Amec, which had denied the claim, welcomed the tribunal's decision. Mr Malik said he was "disappointed" with the ruling, which was announced on Monday. He added: "I have to accept the ruling and move on but I hope some lessons have been learned. "I was not looking for compensation. I just wanted to make a point and stop discrimination happening. "I have four children and I don't want them to experience it when they get older and start looking for a career."

He told the Cardiff hearing last month that he first applied for a job in November 2006, e-mailing his CV to Amec's office manager in Treforest, near Pontypridd. When he was told there were no vacancies, Mr Malik composed a similar CV with inferior qualifications, using the name Rhyddir Aled Lloyd-Hilbert. The fictional man had fewer O-levels than Mr Malik and was slightly older. Mr Malik claimed Amec responded "positively" to the fictional CV of Mr Lloyd-Hilbert, who was told he could earn up to 33,000 pounds with the firm.

Speaking during the tribunal, he said he decided to send a fictitious CV using a Welsh-sounding name because the rejection by Amec had been at "severe odds" with advice he was previously given by the company. He added: "It smacked of the racism that I used to experience in the early 1980s."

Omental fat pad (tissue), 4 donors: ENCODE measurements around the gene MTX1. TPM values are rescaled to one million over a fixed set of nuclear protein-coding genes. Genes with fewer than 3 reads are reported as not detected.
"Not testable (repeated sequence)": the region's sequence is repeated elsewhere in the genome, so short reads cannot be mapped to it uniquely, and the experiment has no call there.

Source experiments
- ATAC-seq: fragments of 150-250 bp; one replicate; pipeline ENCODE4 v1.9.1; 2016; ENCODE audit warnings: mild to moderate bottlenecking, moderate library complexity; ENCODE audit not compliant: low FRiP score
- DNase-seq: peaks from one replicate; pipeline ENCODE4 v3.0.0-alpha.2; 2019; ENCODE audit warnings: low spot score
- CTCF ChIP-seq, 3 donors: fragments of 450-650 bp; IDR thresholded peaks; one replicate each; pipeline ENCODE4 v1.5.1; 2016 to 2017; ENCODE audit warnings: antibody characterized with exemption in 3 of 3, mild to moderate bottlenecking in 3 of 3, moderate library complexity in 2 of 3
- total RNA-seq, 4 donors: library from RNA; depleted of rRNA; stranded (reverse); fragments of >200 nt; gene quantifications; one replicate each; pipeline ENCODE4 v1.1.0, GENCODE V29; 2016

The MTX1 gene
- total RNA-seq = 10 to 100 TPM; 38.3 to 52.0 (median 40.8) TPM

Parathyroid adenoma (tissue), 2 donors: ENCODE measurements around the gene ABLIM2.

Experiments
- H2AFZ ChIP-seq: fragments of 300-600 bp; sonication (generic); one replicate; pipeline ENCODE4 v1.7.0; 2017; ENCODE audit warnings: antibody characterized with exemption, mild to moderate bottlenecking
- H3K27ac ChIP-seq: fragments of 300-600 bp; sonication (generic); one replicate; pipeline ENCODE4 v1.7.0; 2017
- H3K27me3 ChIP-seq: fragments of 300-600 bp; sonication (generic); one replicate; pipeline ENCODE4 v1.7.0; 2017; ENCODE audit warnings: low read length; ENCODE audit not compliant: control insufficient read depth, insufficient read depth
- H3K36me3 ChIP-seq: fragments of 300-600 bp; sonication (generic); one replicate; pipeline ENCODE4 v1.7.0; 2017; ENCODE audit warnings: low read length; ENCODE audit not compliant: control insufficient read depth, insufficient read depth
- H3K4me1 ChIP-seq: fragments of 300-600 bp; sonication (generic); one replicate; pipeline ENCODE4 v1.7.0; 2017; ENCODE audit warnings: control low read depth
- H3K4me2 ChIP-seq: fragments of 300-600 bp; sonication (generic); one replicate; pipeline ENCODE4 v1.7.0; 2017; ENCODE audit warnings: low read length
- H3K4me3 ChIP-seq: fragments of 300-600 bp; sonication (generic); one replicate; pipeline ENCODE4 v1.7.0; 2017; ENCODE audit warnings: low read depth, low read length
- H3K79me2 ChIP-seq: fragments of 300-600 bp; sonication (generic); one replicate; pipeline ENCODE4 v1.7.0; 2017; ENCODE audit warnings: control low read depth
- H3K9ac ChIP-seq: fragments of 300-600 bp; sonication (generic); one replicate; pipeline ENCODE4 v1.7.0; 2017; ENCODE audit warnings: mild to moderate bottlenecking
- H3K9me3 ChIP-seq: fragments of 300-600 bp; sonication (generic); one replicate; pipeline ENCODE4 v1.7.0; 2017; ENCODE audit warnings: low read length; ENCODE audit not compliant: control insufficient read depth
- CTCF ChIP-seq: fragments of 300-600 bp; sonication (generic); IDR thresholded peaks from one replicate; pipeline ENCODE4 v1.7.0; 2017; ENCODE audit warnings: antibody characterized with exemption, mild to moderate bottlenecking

But Mike Hartwell, catchment manager for the construction arm of Amec at the time, told the tribunal the fictitious CV had also been rejected for the site engineer role Mr Malik originally applied for. He said Mr Lloyd-Hilbert was contacted regarding a quality inspector role because he indicated he was planning to move to Wales, whereas Mr Malik had a Reading address on his CV.

The tribunal panel ruled unanimously that his "claim of race discrimination is not well founded and is dismissed." An Amec spokesman said: "We welcome the unanimous decision made by the Cardiff employment tribunal, which fully recognises that we did not racially discriminate against Mr Malik. "We are a major international company, employing many thousands of people around the world, and select people solely on their suitability for the particular job. "Our code of business conduct, which all of our people are required to follow, makes it clear that discrimination on racial or other prohibited grounds is not tolerated under any circumstances."